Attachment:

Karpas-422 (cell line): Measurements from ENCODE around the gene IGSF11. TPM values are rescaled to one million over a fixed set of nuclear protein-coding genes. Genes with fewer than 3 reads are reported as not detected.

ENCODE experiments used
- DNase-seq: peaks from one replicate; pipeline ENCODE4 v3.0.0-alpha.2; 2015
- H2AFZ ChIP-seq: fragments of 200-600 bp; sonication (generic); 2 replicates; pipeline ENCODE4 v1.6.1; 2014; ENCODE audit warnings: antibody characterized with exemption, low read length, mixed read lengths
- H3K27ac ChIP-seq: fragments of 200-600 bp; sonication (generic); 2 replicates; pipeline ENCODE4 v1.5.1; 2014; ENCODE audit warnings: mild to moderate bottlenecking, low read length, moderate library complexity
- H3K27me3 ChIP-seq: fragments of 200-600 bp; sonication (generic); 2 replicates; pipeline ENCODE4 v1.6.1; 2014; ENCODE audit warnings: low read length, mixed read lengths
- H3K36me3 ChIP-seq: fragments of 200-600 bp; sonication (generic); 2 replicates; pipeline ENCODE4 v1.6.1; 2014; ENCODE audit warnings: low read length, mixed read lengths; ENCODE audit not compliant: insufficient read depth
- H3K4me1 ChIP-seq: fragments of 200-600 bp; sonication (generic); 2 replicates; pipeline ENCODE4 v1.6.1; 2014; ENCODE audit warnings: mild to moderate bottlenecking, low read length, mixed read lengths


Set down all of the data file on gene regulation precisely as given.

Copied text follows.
Karpas-422 (cell line): Measurements from ENCODE around the gene IGSF11. TPM values are rescaled to one million over a fixed set of nuclear protein-coding genes. Genes with fewer than 3 reads are reported as not detected.

ENCODE experiments used
- DNase-seq: peaks from one replicate; pipeline ENCODE4 v3.0.0-alpha.2; 2015
- H2AFZ ChIP-seq: fragments of 200-600 bp; sonication (generic); 2 replicates; pipeline ENCODE4 v1.6.1; 2014; ENCODE audit warnings: antibody characterized with exemption, low read length, mixed read lengths
- H3K27ac ChIP-seq: fragments of 200-600 bp; sonication (generic); 2 replicates; pipeline ENCODE4 v1.5.1; 2014; ENCODE audit warnings: mild to moderate bottlenecking, low read length, moderate library complexity
- H3K27me3 ChIP-seq: fragments of 200-600 bp; sonication (generic); 2 replicates; pipeline ENCODE4 v1.6.1; 2014; ENCODE audit warnings: low read length, mixed read lengths
- H3K36me3 ChIP-seq: fragments of 200-600 bp; sonication (generic); 2 replicates; pipeline ENCODE4 v1.6.1; 2014; ENCODE audit warnings: low read length, mixed read lengths; ENCODE audit not compliant: insufficient read depth
- H3K4me1 ChIP-seq: fragments of 200-600 bp; sonication (generic); 2 replicates; pipeline ENCODE4 v1.6.1; 2014; ENCODE audit warnings: mild to moderate bottlenecking, low read length, mixed read lengths